"Any U.S. president has a certain built-in influence", explained Adi Ignatius, Time's deputy managing editor who oversaw the list at the time. "Bush had actually squandered some of that built-in influence. His position on Iraq has cost him support in his own party...To a certain point, he sort of reached a lame-duck status".
When Time magazine named Ann Coulter among its 100 "most influential people" last week, alongside such heavyweights as Ariel Sharon, Bill Clinton, Nelson Mandela, Kim Jong Il, and the Dalai Lama, the choice produced guffaws online. Plugging the issue on Fox News last week, Time executive editor Priscilla Painton insisted it was Coulter's use of "humor" that made her so influential, stopping just short of suggesting that Coulter is the conservative Jon Stewart. But even Fox's Bill O'Reilly wasn't buying it. He pressed Painton: "Do you think people, Americans, listen to Ann Coulter? Do you think she has influence in public opinion?"
Time magazine defended Coulter as a bestselling author whose controversial commentary strongly affected the United States' political debates; she did not, however, make additional appearances on the list.
In 2010, Time faced mild oppositions when they excluded Bollywood actor Shahrukh Khan from their list, even though he was said to be very much "in the race". Khan's fan following has been claimed to be one of the biggest in contemporary cinema and this decision came as a surprise to readers from many parts of the world.
In February 2016, Time included the male British author Evelyn Waugh on its "100 Most Read Female Writers in College Classes" list (he was 97th on the list) which created much media attention and concerns about the level of basic education among the magazine's staff. Time later issued a retraction. In a BBC interview with Justin Webb a Corpus Christi College, Oxford University English professor Valentine Cunningham stated the mistake was "a piece of profound ignorance on the part of Time magazine".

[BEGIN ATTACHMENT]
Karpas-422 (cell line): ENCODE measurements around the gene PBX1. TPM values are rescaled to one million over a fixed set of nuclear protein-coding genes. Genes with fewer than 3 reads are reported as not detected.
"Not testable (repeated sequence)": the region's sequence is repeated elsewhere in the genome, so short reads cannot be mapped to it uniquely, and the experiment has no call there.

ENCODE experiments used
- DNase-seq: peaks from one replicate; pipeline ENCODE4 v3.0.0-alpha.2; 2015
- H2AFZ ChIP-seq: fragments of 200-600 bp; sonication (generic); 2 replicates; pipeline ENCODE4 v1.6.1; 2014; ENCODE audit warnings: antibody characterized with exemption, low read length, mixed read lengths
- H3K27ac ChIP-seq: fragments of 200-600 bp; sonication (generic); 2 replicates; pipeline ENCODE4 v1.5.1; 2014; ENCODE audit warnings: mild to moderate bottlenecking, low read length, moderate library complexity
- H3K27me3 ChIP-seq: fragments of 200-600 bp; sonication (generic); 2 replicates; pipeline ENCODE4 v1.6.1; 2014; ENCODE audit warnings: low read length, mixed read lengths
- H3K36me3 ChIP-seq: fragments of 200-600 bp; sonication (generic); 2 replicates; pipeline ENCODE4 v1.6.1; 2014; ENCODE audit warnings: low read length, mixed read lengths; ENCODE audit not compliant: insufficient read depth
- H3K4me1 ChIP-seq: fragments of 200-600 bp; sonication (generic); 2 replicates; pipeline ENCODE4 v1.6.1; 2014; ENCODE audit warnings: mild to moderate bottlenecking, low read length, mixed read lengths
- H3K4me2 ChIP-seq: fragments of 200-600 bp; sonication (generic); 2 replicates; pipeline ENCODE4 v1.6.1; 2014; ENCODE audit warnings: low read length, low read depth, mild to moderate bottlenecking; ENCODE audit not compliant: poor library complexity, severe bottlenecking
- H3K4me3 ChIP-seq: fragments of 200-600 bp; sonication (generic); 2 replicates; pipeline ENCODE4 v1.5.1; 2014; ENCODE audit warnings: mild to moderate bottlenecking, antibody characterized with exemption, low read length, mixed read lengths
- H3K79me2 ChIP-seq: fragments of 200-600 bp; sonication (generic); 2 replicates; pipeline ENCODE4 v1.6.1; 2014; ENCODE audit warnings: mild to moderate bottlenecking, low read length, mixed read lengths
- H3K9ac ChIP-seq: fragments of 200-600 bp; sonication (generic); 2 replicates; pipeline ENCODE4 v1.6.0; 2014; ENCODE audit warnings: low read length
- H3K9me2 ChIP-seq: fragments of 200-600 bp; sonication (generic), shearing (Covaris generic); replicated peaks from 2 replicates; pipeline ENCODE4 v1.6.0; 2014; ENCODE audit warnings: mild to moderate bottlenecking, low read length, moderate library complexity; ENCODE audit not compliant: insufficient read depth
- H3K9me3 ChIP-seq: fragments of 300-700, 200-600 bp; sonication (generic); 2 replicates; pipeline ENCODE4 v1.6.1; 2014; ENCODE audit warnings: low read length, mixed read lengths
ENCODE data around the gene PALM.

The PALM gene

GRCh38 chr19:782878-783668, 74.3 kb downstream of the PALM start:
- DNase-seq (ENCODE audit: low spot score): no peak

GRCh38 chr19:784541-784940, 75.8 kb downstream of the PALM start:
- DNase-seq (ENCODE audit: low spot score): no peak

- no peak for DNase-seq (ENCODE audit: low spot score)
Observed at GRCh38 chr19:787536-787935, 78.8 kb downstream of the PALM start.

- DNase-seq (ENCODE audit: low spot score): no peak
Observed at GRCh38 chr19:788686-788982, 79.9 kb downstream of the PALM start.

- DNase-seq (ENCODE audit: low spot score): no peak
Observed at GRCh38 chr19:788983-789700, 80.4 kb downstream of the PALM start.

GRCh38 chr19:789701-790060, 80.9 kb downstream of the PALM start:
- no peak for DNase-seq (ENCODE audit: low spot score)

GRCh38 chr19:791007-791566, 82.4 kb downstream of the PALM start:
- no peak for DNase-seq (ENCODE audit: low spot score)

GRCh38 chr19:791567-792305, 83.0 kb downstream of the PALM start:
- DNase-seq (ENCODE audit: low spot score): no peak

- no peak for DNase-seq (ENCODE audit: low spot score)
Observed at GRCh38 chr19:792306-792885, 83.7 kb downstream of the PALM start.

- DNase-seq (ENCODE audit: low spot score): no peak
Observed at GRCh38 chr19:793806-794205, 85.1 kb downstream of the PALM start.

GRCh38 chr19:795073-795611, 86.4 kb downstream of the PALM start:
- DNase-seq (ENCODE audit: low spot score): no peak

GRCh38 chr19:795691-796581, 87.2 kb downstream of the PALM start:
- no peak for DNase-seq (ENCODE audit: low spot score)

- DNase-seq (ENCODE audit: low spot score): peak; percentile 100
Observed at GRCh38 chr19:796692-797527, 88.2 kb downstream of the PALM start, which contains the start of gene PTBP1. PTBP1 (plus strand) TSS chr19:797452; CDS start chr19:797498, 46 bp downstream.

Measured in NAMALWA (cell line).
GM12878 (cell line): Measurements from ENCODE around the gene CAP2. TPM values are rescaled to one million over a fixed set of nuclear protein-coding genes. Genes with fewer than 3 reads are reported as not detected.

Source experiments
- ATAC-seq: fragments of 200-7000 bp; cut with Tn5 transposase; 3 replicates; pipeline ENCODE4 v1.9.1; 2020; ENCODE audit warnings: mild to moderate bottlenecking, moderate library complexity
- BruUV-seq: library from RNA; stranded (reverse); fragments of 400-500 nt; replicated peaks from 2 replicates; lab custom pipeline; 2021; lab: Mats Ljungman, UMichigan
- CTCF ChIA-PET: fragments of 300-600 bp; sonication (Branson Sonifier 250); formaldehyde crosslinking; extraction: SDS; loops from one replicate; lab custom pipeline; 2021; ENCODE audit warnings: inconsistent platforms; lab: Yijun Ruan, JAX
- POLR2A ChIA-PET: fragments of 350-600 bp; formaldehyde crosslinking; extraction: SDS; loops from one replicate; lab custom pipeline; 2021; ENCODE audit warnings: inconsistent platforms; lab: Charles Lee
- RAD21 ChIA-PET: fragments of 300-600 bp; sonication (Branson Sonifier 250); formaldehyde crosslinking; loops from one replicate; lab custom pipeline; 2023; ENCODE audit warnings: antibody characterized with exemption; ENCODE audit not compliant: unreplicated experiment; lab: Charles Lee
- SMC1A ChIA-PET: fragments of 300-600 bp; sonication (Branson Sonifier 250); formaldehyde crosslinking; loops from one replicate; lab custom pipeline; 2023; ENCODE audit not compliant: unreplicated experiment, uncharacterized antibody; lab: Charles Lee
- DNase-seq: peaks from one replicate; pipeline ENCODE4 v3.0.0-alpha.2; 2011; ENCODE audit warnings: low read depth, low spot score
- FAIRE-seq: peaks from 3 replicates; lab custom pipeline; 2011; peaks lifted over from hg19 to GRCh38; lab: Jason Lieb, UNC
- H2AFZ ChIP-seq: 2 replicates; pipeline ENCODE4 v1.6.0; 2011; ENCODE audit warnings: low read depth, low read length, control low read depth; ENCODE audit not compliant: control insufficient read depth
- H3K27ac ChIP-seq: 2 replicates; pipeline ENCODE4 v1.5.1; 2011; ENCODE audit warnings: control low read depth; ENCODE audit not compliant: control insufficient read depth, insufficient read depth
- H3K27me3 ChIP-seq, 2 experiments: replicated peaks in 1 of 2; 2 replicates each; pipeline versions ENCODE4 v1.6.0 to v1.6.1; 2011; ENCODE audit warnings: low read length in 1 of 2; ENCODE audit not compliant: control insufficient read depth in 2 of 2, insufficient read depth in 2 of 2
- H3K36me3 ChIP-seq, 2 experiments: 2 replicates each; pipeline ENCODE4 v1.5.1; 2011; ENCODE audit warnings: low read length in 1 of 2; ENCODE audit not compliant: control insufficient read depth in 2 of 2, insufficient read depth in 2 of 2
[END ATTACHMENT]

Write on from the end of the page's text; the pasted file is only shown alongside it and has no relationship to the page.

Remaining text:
In 2009, the winner of the annual Time 100 online poll was moot, who founded the 4chan website, who received 16,794,368 votes. Time magazine claimed that their technical team "did detect and extinguish several attempts to hack the vote". However, it was shown weeks before the poll ended that the results had been heavily influenced by hackers. The first letters of the top 21 names spell out "marblecake also the game". Marblecake, also an obscene 4chan meme, was the name of the IRC channel (which would appear on IRC as #marblecake) used for communication by some of the participants in rigging the poll.
The Time 100 was cited in a 2008 academic analysis by Craig Garthwaite and Tim Moore, economists at the University of Maryland, College Park. In light of Oprah Winfrey at that time holding the record for most appearances on the Time 100, the economists decided to measure if Winfrey was influential enough to decide a U.S. presidential election by examining the impact of her endorsement of Barack Obama for president. The economists wrote the following:
Oprah Winfrey is a celebrity of nearly unparalleled influence. She has been named to Time magazine’s list of the 100 most influential people six times—more than any other individual, including the Dalai Lama, Nelson Mandela, Bill Gates, George Clooney, and Rupert Murdoch. She was named one of the 100 most influential people of the 20th century, an honor shared with Albert Einstein, Mohandas Karamchand (Mahatma) Gandhi, and Franklin D. Roosevelt. She was only one of four people who were included on these lists in both the 20th and 21st century. The others included Mandela, Gates, and Pope John Paul II.... The scope of Winfrey’s influence creates a unique opportunity to examine the effect of endorsements on political outcomes.
The economists found a statistically significant correlation between the number of Winfrey fans in a geographic region (as estimated by magazine sales and book club selections) and the number of votes Obama received in that region during the race for the 2008 Democratic presidential primary. They found that the correlation even held up when they controlled for all kinds of confounding variables like race, gender, income, education, and sales of other magazines. They further found that the correlation only emerged after Winfrey had endorsed Obama, suggesting that it was the influence of her endorsement that caused the correlation. When they statistically removed the correlation to see how Obama would have performed without Winfrey's endorsement, they found that over one million votes vanished from Obama’s total in the Democratic primary and that Clinton received far more votes.